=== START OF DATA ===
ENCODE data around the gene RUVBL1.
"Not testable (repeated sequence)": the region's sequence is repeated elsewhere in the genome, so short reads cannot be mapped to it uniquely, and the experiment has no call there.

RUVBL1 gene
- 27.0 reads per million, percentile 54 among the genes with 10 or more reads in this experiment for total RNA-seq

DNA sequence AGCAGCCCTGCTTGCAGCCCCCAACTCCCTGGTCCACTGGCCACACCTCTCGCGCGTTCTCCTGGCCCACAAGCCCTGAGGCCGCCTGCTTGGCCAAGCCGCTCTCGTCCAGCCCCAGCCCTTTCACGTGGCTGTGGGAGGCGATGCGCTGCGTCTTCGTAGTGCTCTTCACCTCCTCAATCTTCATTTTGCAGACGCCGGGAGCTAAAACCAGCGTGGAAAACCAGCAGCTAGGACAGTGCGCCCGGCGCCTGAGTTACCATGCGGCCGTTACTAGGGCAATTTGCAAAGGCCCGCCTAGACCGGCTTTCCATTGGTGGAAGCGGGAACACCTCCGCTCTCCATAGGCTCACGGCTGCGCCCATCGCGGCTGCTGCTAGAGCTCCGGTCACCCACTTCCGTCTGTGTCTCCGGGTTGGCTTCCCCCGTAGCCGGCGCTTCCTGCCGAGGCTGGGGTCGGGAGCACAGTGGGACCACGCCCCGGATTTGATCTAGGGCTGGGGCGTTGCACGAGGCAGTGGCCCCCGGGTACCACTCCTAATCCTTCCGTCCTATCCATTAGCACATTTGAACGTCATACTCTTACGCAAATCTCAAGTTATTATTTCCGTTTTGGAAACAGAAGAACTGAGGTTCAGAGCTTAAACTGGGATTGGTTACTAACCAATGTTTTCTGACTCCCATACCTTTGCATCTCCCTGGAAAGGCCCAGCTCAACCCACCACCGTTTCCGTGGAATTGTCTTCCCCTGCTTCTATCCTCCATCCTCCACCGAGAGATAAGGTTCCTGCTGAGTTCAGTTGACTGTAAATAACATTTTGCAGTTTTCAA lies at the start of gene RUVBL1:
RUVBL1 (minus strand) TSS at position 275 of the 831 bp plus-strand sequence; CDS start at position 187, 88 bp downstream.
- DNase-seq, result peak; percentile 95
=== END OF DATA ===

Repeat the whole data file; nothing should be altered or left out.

ENCODE data around the gene RUVBL1.
"Not testable (repeated sequence)": the region's sequence is repeated elsewhere in the genome, so short reads cannot be mapped to it uniquely, and the experiment has no call there.

RUVBL1 gene
- 27.0 reads per million, percentile 54 among the genes with 10 or more reads in this experiment for total RNA-seq

DNA sequence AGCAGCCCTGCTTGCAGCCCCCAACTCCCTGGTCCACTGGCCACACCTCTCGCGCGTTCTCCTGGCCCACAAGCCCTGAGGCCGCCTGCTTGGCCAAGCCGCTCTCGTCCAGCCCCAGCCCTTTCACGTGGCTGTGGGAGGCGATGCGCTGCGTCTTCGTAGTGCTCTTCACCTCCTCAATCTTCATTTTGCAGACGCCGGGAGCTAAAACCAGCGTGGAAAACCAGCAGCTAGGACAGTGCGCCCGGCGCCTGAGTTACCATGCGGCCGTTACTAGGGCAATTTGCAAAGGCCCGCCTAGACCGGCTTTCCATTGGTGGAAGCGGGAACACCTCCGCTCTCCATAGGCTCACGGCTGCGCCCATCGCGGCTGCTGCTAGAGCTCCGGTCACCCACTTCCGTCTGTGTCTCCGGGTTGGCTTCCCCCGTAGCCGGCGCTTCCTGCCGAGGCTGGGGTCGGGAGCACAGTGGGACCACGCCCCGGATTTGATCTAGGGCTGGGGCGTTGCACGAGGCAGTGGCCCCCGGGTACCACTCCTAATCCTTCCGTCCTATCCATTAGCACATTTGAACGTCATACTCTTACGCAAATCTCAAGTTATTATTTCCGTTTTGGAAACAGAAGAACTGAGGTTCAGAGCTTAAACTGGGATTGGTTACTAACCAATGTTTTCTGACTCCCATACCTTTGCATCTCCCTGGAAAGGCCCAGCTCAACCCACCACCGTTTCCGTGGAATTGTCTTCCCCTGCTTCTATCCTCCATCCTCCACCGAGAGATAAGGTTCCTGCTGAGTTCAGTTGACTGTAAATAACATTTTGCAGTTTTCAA lies at the start of gene RUVBL1:
RUVBL1 (minus strand) TSS at position 275 of the 831 bp plus-strand sequence; CDS start at position 187, 88 bp downstream.
- DNase-seq, result peak; percentile 95